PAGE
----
CHICAGO, Feb 26 (Reuters) – Chicago soybean futures rose on
Thursday on uncertainty over the Brazilian trucker strike, which
threatens to stall movement of the new harvest of the grain onto
the world market, traders and analysts said.
Chicago corn and wheat also ended higher, tracking the
strength in soybeans.
Chicago Board of Trade March soybeans ended 16-1/4
cents, or 1.6 percent, higher at $10.24 a bushel.
CHICAGO, Feb 25 (Reuters) – Chicago Board of Trade soybeans retreated on
Wednesday from a six-week high on prospects for a Brazilian truck drivers’
strike to end soon, a situation that has threatened exports just as the
country’s massive soybean crop is entering world markets.
CBOT wheat fell as U.S. wheat remained too pricey in world markets and
continued to miss out on big tenders. The exception was Egypt buying 290,000
tonnes of U.S. wheat on Tuesday, but the purchase was financed with U.S. credit.
CHICAGO, Feb 12 (Reuters) – The average price of quality
U.S. farmland fell 3 percent in 2014, marking the first annual
decline in almost 30 years, the Federal Reserve Bank of Chicago
said in its quarterly survey of district bankers on Thursday.
“The District’s annual decrease of 3 percent in good
farmland values for 2014 was the first loss for a year since
1986,” the bank said in its survey of 224 regional farm banks in
the north-central United States, the main production area for
corn, soybeans and hogs. “Still, at the end of 2014 the index of
inflation-adjusted agricultural land values for the District was
68 percent higher than at its 1979 peak from the 1970s boom.”
CHICAGO, Feb 6 (Reuters) – U.S. soybeans and corn turned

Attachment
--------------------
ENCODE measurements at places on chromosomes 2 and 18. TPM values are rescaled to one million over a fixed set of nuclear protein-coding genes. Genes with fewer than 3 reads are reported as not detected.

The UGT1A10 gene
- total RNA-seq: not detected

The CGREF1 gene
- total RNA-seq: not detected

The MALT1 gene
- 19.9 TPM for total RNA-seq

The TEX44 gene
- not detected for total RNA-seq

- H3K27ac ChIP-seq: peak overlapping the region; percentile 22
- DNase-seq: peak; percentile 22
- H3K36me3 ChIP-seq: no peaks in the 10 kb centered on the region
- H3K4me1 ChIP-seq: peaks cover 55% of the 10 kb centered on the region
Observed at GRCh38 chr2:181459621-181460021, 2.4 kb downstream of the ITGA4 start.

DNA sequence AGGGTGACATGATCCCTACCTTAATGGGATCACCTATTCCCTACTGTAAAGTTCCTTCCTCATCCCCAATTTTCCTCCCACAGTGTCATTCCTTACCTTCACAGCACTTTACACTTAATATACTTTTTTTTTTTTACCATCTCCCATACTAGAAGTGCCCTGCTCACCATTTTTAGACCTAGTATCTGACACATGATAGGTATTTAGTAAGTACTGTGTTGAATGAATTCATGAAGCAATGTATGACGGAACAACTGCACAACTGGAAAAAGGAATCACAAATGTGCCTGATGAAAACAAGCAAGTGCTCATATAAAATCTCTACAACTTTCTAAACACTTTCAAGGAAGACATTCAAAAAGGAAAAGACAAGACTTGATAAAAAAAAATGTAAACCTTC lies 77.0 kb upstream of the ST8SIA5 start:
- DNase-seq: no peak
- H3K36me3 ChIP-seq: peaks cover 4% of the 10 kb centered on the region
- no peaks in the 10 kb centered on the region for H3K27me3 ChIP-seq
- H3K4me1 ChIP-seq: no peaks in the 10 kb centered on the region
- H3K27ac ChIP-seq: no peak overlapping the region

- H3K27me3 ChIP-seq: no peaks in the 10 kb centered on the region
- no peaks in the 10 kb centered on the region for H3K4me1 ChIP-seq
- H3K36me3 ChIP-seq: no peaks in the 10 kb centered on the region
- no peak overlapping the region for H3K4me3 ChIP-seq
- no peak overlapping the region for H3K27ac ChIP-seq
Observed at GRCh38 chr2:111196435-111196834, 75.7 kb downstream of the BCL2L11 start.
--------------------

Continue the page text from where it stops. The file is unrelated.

lower on Friday as a jump in the dollar on strong employment
data spurred technical selling in the grains, traders said.
Additionally, forecasts of record soybean production in
South America and a large corn harvest continue to overhang
CHICAGO, Feb 5 (Reuters) – The boisterous world Kevin Duffy
entered 34 years ago to run paper slips into trading pits at the
Chicago Board of Trade was an age apart from today, when
open-outcry trading only intermittently disrupts the quiet hum
The Chicago corn market was a noisy, bruising, frantic place
where traders and commercial brokers establish prices for future
deliveries of grain. Trading on the CBOT had a self-descriptive
moniker: “open outcry.”
CHICAGO, Feb 4 (Reuters) – U.S. soybean futures fell 1.5 percent on
Wednesday, retreating from a three-week high notched Tuesday as the dollar rose,
Outlooks for the driest areas of Brazil’s crop region calling for rain this
week and the falling crude oil market also hurt soy prices.
CHICAGO, Feb 3 (Reuters) – U.S. Corn Belt farmers on Tuesday
actively sold corn and soybeans for the first time this year
amid a healthy increase in futures prices, cash merchandisers
“There were a lot more sales than what I’ve seen in a couple
weeks,” said J.R. Kennedy, general manager with Snittjer Grain
Co in Wellsburg, Iowa.
CHICAGO, Feb 3 (Reuters) – U.S. wheat and soybean futures
rose more than 2 percent early Tuesday on a short-covering
bounce after a month-long price slide that was stirring fresh
export interest, traders said.
A broad-based advance in commodity markets led by crude oil
also provided support.